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“God tirelessly plays dice under laws which he has himself prescribed.”
WHEN Chairil Anwar wrote
AUGUST 6, 1945.
THERE is a story—fictional of course—from a kingdom in the Dakkhana hills of south western India in the first century CE, about Subhrata.
It’s the weekend
And we’ve had enough of death
WHAT kind of America is it over there in the west, sprawled between paranoia and optimism, between entropy and fantasy, with Donald Trump antagonizing all and sundry, and the cry ‘Let’s make America great again’ sounding like an old cracked record?
WHO among us still reads Robinson Crusoe? Hopefully no one.
THE past is like a Rorschach test: indistinct ink spots on pale paper which we interpret as we wish. These interpretations are used to make assumptions about our psychology.
Galileo analyzed God’s creation using mathematics. Einstein observed it with wonder.
A pope and a cardinal meet in the gardens of Castel Gandolfo. It is April 2011, a hot day, even at the papal summer residence outside Rome.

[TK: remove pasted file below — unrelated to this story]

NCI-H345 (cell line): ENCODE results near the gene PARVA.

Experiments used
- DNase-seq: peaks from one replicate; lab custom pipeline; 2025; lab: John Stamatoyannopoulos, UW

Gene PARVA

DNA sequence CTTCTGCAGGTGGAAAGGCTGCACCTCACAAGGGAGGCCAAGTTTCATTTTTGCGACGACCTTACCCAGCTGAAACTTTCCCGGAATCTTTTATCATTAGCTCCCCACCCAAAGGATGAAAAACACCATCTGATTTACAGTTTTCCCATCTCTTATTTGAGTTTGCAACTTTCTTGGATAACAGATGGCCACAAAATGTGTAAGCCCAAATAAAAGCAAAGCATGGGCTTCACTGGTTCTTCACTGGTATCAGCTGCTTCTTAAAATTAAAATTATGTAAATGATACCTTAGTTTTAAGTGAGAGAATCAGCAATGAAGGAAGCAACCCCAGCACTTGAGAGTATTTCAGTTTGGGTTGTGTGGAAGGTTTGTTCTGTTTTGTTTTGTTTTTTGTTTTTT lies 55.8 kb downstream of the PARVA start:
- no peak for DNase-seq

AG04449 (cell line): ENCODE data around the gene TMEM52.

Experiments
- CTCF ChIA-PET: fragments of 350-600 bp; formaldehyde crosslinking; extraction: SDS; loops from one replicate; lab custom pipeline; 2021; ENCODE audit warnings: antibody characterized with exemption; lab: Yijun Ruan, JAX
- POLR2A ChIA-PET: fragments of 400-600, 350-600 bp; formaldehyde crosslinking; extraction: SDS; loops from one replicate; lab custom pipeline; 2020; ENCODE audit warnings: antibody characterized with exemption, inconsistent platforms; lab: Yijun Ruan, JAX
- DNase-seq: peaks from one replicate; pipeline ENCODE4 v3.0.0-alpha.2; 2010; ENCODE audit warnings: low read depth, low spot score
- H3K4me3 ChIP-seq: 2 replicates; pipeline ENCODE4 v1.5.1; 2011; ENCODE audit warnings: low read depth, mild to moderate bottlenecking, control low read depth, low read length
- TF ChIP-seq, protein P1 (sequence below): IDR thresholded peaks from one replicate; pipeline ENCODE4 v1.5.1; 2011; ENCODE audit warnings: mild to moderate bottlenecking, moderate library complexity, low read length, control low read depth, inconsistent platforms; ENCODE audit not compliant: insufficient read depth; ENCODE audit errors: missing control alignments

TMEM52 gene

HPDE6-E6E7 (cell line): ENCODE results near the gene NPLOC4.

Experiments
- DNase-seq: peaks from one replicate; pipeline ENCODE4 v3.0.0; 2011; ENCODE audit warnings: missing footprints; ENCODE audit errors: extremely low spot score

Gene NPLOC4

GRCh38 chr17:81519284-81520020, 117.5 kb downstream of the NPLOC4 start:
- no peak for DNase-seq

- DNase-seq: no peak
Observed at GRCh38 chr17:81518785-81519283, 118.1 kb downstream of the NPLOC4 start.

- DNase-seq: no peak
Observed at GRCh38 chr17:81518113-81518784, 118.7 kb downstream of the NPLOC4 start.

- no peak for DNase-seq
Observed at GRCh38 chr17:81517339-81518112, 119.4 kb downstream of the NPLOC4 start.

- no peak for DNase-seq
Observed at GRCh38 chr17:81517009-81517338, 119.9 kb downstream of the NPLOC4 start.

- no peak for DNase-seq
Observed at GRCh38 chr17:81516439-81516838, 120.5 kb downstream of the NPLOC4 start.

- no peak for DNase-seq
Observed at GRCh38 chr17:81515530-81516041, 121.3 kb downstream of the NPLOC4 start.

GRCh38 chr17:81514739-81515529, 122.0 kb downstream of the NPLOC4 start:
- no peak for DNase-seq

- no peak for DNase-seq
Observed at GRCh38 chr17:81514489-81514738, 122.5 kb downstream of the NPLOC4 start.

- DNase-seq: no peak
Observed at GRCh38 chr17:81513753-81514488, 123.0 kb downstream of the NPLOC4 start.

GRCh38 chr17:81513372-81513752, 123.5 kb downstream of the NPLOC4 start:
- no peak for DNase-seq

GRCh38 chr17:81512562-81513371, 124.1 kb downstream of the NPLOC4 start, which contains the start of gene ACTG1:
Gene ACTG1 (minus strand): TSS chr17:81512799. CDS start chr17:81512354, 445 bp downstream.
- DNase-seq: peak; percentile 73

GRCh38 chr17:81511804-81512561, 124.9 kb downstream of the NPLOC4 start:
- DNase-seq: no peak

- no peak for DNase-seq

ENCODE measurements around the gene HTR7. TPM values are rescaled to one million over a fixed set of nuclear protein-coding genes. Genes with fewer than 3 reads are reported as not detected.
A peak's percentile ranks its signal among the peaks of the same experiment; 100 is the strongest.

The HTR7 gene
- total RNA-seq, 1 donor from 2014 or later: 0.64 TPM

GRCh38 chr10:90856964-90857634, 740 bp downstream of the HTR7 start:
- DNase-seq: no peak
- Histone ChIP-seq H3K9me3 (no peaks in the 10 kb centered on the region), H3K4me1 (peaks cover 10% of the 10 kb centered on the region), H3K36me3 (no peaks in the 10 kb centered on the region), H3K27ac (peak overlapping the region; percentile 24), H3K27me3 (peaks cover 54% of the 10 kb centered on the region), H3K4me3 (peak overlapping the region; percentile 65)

Blood on the leaves
And blood at the root
Black bodies swinging in the Southern breeze
Strange fruit hanging from the poplar trees
—Strange Fruit, sung by Billie Holiday, 1939
Death changed in Florence in the 14th century. Plague plundered the famous Italian city like a foreign army wreaking wrath.
“Official secrets are as shy as young girls.”—Kafka, in his novel The Castle
Life consists of various kinds of solitude. Every one of us sometimes has (or would like to have, or on the contrary is afraid of having) isolation.
FOR centuries, pestilence has meant uncertainty. Today too.
A French philosopher, aged 60, travelled 2,100 kilometers by horse-driven carriage to meet an empress in Russia.
One and a half hours before my brother breathed his last, I visited him in the Intensive Care Unit where he had been treated for a few days.
We quickly became close.
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